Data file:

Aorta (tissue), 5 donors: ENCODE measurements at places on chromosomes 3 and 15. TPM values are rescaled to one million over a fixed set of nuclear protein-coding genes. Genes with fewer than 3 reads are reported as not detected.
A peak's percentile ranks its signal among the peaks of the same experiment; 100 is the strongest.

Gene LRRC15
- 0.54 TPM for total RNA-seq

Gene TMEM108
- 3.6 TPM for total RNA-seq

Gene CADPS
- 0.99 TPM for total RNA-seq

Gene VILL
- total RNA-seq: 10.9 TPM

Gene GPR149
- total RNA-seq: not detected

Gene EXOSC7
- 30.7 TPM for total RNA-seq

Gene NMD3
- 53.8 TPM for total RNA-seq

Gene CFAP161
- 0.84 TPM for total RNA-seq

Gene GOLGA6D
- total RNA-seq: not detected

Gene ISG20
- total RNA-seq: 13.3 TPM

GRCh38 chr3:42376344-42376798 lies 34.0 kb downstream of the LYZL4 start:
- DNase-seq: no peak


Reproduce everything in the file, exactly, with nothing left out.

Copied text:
Aorta (tissue), 5 donors: ENCODE measurements at places on chromosomes 3 and 15. TPM values are rescaled to one million over a fixed set of nuclear protein-coding genes. Genes with fewer than 3 reads are reported as not detected.
A peak's percentile ranks its signal among the peaks of the same experiment; 100 is the strongest.

Gene LRRC15
- 0.54 TPM for total RNA-seq

Gene TMEM108
- 3.6 TPM for total RNA-seq

Gene CADPS
- 0.99 TPM for total RNA-seq

Gene VILL
- total RNA-seq: 10.9 TPM

Gene GPR149
- total RNA-seq: not detected

Gene EXOSC7
- 30.7 TPM for total RNA-seq

Gene NMD3
- 53.8 TPM for total RNA-seq

Gene CFAP161
- 0.84 TPM for total RNA-seq

Gene GOLGA6D
- total RNA-seq: not detected

Gene ISG20
- total RNA-seq: 13.3 TPM

GRCh38 chr3:42376344-42376798 lies 34.0 kb downstream of the LYZL4 start:
- DNase-seq: no peak